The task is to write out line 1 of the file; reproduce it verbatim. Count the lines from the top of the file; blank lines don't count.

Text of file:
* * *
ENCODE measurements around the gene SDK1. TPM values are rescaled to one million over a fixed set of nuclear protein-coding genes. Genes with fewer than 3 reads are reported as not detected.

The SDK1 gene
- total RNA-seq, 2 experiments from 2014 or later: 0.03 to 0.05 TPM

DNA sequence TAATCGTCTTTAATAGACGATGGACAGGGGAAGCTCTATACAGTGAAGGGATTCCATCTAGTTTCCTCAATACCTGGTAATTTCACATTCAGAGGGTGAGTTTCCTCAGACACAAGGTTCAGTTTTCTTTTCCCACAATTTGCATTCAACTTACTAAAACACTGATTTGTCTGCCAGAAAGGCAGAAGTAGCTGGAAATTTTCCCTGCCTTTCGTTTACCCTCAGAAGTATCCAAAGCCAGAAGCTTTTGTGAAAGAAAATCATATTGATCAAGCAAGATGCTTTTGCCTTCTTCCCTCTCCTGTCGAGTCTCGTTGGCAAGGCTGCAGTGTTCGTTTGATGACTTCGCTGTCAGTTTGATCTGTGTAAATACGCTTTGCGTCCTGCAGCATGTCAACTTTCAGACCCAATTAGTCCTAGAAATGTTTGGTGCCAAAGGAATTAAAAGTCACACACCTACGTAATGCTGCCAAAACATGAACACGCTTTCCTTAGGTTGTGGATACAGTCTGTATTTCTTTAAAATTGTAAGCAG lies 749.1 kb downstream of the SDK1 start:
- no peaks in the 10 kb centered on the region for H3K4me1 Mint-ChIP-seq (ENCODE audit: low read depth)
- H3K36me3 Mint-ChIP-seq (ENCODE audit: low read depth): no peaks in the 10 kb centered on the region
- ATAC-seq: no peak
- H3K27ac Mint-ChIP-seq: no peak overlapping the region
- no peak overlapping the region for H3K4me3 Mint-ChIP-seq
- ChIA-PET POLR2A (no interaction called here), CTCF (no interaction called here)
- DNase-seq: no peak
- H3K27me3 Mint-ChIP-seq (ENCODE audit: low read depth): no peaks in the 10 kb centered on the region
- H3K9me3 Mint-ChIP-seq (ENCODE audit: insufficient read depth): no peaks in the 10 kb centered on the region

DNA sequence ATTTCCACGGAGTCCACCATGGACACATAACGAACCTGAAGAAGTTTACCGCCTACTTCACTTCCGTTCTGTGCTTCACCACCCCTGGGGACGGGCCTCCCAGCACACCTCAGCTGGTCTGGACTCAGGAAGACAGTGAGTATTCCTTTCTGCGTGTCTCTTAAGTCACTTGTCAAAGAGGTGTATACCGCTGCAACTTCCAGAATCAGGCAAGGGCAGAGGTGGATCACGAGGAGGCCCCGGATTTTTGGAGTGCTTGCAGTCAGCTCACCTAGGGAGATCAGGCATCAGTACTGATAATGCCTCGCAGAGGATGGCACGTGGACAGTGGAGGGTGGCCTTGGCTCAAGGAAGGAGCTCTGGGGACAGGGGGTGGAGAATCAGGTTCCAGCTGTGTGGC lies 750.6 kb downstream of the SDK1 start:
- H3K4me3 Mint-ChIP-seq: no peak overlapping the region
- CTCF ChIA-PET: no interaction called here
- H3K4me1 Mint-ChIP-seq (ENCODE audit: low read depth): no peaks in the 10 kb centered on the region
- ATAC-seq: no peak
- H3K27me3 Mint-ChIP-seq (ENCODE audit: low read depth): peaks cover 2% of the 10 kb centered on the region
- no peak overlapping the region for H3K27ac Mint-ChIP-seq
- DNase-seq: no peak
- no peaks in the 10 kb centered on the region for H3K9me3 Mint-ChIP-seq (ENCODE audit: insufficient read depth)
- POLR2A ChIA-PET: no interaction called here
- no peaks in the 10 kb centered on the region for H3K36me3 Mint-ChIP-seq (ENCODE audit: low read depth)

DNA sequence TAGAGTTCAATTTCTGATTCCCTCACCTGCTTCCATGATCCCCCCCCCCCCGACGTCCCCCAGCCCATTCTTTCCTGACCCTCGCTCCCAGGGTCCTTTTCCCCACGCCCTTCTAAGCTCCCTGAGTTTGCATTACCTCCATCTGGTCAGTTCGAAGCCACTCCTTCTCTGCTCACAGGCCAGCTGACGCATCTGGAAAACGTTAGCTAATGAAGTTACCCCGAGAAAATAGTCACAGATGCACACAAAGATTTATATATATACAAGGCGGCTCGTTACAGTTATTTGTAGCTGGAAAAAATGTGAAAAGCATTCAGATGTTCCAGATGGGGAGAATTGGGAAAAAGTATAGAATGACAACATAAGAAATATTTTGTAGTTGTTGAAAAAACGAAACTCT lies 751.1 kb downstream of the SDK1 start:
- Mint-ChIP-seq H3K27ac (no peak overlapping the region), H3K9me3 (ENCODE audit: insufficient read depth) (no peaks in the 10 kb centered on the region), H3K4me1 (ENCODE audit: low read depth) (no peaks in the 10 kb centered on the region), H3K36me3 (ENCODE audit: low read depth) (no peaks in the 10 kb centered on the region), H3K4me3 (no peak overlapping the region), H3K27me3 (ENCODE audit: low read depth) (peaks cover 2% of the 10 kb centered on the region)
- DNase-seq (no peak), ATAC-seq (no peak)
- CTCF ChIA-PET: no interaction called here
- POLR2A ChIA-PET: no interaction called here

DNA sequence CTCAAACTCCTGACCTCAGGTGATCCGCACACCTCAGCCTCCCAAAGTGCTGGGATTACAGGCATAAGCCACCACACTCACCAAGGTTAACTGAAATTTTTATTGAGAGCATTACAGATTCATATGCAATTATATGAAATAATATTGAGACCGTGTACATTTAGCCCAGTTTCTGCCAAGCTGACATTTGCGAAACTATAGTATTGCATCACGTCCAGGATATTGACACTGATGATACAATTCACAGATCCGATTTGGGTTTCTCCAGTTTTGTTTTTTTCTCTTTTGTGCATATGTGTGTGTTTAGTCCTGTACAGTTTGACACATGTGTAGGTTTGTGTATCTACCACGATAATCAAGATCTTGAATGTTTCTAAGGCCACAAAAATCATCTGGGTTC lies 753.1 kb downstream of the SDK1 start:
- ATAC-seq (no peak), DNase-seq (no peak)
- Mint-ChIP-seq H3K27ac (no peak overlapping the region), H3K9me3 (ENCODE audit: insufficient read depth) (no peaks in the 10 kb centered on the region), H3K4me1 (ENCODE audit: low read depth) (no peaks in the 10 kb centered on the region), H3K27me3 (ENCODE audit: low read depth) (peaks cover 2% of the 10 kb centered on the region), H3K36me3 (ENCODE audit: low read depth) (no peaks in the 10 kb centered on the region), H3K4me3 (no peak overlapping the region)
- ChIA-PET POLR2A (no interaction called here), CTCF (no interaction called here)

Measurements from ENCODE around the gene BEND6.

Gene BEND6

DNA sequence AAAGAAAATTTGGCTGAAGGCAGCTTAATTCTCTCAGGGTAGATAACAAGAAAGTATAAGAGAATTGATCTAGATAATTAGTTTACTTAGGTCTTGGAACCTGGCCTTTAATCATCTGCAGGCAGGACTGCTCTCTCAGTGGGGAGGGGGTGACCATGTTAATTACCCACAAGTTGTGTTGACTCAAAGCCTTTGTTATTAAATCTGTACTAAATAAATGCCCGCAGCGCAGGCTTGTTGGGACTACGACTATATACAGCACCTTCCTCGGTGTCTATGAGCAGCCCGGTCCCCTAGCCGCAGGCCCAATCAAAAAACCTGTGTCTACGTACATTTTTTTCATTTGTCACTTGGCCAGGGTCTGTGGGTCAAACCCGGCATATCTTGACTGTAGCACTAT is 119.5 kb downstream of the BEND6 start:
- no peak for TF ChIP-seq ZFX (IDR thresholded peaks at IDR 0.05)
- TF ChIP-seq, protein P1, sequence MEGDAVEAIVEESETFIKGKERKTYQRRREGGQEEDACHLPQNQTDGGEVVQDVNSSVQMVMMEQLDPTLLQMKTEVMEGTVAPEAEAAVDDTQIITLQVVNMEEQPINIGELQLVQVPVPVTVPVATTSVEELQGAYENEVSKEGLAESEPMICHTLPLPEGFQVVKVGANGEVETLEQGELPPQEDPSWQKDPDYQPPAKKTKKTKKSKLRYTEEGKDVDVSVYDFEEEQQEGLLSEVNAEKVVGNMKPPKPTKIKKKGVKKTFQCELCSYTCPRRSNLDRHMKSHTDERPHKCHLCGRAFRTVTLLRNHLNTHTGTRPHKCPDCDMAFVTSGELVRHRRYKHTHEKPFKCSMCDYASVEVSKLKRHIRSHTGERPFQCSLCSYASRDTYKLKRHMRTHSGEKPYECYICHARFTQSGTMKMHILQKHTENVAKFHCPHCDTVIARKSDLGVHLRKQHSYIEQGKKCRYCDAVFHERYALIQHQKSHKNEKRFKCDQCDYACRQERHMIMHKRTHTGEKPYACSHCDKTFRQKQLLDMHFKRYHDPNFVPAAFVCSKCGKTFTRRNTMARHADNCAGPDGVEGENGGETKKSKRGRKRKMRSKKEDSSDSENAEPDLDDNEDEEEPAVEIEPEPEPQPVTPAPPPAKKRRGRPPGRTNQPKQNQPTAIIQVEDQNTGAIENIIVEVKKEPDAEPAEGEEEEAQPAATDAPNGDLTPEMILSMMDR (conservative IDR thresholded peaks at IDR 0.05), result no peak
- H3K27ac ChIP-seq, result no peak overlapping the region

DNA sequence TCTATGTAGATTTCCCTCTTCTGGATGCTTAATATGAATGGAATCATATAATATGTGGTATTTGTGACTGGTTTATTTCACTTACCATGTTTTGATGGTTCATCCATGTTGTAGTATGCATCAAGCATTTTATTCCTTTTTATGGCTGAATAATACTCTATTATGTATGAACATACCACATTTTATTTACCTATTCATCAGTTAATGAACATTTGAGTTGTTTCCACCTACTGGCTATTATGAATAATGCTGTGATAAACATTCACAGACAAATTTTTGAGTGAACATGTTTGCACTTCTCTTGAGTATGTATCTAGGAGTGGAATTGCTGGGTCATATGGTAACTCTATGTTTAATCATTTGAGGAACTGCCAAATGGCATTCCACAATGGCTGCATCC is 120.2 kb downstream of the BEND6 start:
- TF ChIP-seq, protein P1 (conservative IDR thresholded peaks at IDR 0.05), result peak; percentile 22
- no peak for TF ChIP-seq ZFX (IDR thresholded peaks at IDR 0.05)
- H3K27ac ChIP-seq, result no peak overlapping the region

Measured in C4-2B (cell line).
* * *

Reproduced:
ENCODE measurements around the gene SDK1. TPM values are rescaled to one million over a fixed set of nuclear protein-coding genes. Genes with fewer than 3 reads are reported as not detected.